“The export market is quite fragmented,” adds Zahid. “There are a number of companies that operate on single SKU, high-volume exports and selling multiple containers of the same product, but driven more by pricing than anything else, whereas we work with retailers to supply an international wholesale service to them.
“We work with Nisa and Co-op, so we have access to any of their products and brands, and work with our customers to find out which categories, products, NPD and innovations will work for them and help to grow their business.
“We work with them on a business plan rather than ‘I want that and that’ – we ask why they want a certain product, the role it’ll play and what we see in the market. It’s that specialised wholesale service.”
Ramsden International now sells in excess of 24,000 products to more than 650 customers globally, which is a far cry from the numbers Chief Executive Officer Sean Ramsden (pictured below) inherited when he took over the small export arm of Dee Bee Wholesale fresh out of university.
The third generation of the Ramsden family, whose name is synonymous with retail and wholesale in Grimsby, Sean oversaw a boom in export business, split away from the UK-based operation and recorded an average of 27% year-on-year growth across a 15-year period.
“The export story passed down to me was that in 1970, the cash and carry received a letter from a retailer in the Faroe Islands asking to buy a pallet of Goddard’s Silver Polish,” Sean recalls.
“They’d tracked down the nearest wholesaler to Grimsby docks because that was where a weekly ship that sailed between the UK and the Faroe Islands set off from. That was the start of export.
“All through the 70s and 80s, the wholesale business dabbled in export in a reactive way until there was a growth spurt in the late 80s. The creation of the single market in 1991 and the fall of the Iron Curtain created a window of a few years where there was a lot of demand for British groceries from places such as Russia. And because the pound was quite weak at the time, it created a perfect storm of circumstances that drove our business forward quickly. We went from a few hundred thousand a year for export to five or six million.”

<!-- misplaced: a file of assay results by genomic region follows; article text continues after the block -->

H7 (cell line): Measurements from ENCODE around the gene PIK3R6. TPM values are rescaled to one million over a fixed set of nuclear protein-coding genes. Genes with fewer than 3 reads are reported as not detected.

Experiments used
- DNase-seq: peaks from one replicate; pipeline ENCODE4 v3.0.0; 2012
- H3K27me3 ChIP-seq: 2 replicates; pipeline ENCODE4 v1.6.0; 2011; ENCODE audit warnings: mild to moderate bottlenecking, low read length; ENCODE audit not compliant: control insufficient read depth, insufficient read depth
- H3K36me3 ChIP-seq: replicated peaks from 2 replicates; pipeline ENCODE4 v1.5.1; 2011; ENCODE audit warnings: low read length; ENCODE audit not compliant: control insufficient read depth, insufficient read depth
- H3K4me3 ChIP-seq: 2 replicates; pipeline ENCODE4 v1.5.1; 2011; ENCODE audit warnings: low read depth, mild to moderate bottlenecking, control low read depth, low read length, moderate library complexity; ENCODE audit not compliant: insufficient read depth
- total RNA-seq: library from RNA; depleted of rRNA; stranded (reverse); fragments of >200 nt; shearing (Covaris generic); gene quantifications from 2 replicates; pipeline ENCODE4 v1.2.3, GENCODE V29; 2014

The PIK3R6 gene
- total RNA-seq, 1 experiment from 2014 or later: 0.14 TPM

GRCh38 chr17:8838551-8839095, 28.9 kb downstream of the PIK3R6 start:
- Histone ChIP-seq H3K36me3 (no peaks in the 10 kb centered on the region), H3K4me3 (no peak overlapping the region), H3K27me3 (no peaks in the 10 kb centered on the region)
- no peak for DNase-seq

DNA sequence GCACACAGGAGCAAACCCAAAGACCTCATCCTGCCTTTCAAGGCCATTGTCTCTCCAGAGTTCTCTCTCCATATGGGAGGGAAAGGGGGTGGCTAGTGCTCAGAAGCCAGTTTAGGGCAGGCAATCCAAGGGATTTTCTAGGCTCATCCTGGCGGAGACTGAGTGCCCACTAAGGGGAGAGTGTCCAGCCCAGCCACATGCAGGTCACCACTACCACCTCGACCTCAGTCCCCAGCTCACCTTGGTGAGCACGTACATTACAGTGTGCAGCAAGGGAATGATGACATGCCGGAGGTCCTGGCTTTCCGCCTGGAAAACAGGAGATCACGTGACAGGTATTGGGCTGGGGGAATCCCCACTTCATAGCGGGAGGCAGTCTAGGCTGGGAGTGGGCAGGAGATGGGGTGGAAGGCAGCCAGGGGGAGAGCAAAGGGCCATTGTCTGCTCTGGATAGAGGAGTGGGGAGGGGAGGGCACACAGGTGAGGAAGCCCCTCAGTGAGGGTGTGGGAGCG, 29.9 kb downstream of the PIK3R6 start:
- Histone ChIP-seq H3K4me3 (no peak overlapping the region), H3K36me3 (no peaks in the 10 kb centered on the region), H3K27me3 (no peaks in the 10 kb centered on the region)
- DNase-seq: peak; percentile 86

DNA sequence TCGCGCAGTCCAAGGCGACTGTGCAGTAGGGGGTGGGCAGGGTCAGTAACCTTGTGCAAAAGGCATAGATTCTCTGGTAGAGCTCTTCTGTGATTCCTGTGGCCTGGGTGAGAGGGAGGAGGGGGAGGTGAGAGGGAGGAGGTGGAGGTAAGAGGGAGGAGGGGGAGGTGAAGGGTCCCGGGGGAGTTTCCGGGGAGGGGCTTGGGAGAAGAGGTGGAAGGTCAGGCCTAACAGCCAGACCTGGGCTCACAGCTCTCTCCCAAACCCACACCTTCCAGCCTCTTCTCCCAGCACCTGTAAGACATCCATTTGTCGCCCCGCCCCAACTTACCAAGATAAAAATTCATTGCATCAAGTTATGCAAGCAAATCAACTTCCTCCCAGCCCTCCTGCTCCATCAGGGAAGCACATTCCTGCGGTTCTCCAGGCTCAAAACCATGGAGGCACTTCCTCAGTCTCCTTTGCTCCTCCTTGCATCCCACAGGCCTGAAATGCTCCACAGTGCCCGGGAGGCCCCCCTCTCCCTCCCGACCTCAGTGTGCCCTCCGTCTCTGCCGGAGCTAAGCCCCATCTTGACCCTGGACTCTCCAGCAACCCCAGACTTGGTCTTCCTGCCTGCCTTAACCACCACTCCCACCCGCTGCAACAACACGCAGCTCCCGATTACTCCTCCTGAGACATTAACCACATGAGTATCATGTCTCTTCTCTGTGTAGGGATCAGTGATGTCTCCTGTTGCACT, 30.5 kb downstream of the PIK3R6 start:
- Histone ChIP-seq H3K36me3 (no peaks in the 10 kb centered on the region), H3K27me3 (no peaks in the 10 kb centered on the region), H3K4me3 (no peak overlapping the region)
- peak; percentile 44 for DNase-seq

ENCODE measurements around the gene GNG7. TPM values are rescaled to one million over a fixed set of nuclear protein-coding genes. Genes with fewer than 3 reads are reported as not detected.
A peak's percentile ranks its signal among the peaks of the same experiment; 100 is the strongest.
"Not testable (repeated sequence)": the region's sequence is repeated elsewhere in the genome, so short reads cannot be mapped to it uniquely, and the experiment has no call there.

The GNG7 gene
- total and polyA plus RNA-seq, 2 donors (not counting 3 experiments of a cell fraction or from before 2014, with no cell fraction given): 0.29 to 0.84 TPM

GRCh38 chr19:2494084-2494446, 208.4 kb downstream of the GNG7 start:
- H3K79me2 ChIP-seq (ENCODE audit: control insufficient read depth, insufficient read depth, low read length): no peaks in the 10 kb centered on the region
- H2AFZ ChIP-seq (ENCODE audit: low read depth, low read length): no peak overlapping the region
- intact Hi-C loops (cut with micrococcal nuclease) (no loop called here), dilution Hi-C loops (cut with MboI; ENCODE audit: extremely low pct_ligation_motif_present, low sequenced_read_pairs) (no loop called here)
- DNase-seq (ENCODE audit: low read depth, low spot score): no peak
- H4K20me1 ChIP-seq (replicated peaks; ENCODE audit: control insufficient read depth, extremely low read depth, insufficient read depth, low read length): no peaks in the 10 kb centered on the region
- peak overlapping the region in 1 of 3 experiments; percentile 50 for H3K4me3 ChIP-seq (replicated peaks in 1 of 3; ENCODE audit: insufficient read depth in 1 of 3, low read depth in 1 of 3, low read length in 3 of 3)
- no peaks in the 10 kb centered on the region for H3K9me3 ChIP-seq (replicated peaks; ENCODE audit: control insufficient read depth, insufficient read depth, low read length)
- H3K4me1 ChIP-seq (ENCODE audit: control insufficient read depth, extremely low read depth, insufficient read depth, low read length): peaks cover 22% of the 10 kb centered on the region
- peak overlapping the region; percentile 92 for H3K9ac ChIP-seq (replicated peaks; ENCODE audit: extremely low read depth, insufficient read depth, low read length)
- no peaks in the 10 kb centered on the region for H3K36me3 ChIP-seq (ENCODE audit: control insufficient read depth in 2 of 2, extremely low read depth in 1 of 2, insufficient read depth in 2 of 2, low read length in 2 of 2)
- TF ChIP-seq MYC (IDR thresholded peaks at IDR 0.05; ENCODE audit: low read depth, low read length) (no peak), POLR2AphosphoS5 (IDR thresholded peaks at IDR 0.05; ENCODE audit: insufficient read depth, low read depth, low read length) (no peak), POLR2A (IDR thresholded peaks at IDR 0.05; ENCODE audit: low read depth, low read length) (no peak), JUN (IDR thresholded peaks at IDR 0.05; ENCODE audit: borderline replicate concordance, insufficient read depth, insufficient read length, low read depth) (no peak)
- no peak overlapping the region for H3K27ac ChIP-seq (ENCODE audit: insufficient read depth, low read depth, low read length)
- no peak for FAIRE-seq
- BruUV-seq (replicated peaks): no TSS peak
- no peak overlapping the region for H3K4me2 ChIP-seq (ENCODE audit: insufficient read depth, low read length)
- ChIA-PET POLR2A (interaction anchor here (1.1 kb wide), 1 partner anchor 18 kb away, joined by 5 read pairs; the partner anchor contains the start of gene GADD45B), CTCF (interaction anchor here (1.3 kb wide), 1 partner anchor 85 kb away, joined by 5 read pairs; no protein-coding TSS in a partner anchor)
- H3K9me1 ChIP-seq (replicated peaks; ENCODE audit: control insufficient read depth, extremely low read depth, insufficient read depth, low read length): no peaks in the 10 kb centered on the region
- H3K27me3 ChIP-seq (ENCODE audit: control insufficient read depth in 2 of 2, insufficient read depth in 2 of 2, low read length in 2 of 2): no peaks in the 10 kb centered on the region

That steep ascent hasn’t gone unnoticed, with Ramsden International stacking up 90-odd industry titles, including three Queens Awards. To top it off, Sean’s services to international trade were also recognised with an MBE in this January’s New Year’s Honours List, almost 25 years to the day that he started trading independently.
Brexit poses the next major challenge in Ramsden International’s impressive story though. With nearly 25% of the company’s business based in the EU, the final trade agreement between Britain and the member states will have an impact on business.
Although as a member of the government’s Strategic Trade Advisory Group, Sean is well placed to understand the repercussions, even if he sees Brexit as an opportunity rather than a threat.
“When I got into export 25 years ago, everybody spoke about Republic of Ireland, France and Benelux as the markets we needed to be into,” he explains.
“Honestly, 25 years down the line with the technological advancements the world has made, it seems quite a quaint concept that you should only look at the countries closest to you to export.
“If I was advising a small challenger brand in the UK about their export strategy, there’s clearly some benefits to proximity, but I’d be telling them to look at places like Singapore and Australia, and Asian and North American markets.
“My view is that Brexit was a horrible debate that’s now behind us, so we should try to make it as positive as possible. It’s a chance for the UK’s exporting companies to set their horizons a bit further afield.”
Zahid’s view is similar: “Working with Ramsden International, we export around the world already and the trade relations we have with EU countries aren’t going to be more complicated than, say, in Zambia or wherever.
“If we can get things to Zambia, then we should be able to get stuff to France, Belgium and the Netherlands too.”
As simple as that, the merits of taking a long-term view make perfect sense. It’s an approach seemingly working for Ramsden International, at least.Akhtar Zahid Brexit Co-op coronavirus Dee Bee Wholesale export FWD members Nisa Ramsden International Sean Ramsden wholesaler